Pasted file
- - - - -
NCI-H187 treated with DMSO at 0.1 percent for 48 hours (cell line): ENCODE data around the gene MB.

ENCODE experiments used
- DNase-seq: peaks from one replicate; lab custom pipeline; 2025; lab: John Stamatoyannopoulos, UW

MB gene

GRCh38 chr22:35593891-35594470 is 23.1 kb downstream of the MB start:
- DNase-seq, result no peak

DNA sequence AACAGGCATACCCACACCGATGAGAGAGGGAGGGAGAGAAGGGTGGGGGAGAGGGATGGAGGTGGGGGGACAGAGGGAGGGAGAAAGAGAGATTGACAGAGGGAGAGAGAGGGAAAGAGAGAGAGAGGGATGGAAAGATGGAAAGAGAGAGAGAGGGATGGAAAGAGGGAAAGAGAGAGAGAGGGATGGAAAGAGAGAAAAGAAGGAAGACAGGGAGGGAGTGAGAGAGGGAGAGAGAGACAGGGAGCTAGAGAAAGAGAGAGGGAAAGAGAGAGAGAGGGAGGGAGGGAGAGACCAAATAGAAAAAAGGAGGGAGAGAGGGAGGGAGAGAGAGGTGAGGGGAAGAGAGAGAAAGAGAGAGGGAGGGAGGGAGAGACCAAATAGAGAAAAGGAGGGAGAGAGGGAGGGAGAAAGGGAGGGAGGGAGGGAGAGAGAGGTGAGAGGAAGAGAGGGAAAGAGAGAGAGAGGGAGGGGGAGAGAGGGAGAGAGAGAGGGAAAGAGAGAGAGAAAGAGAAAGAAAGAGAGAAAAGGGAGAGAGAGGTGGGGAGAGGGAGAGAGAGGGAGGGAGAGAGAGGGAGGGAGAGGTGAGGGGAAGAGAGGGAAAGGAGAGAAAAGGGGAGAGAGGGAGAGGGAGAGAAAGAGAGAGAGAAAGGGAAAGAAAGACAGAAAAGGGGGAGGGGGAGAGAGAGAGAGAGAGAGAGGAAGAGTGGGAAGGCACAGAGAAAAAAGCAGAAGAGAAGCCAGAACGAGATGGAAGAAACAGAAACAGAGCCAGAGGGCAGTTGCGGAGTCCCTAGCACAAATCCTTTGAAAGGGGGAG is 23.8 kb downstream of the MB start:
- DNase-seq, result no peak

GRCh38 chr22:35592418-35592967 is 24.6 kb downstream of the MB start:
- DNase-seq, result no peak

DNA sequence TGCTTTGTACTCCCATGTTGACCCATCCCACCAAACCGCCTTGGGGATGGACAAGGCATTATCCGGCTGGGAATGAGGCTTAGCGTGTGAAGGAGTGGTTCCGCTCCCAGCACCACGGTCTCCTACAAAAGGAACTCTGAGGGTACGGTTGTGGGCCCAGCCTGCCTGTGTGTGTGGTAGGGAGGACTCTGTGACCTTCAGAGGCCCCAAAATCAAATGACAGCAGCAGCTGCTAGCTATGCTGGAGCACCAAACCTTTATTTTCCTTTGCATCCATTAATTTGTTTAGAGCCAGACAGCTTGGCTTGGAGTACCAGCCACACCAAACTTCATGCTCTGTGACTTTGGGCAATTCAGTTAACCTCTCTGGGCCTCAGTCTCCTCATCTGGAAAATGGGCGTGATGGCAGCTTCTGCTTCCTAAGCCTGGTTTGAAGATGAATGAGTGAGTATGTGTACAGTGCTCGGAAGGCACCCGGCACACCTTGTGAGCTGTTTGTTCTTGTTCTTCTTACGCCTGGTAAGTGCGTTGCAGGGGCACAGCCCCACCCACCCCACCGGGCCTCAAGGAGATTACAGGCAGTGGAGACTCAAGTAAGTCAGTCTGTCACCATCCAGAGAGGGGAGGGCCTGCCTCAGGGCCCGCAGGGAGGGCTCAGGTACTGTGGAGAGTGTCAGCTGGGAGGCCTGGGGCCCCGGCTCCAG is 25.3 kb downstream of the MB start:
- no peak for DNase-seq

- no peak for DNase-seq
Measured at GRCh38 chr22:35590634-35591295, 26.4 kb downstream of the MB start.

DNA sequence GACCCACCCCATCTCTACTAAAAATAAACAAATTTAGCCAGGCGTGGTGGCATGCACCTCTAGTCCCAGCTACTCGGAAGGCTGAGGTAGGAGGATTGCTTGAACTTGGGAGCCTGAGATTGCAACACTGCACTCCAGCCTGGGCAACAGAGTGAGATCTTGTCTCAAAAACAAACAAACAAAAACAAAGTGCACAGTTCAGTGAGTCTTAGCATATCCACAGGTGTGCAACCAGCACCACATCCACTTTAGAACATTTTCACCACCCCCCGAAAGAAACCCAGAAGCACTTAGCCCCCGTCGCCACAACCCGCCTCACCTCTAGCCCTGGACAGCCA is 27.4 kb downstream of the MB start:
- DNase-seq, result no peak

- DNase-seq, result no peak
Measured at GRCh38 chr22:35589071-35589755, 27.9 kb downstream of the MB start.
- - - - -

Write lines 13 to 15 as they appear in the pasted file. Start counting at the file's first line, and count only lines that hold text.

- no peak for DNase-seq
Measured at GRCh38 chr22:35590634-35591295, 26.4 kb downstream of the MB start.

DNA sequence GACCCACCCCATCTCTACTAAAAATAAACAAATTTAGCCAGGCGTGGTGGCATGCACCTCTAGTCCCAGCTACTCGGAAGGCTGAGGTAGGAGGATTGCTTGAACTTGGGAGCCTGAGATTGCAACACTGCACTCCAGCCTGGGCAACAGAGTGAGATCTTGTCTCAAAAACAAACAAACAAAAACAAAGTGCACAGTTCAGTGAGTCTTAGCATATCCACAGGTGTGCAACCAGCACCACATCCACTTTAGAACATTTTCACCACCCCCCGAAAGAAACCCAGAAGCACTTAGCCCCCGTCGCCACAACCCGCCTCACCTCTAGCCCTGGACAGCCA is 27.4 kb downstream of the MB start: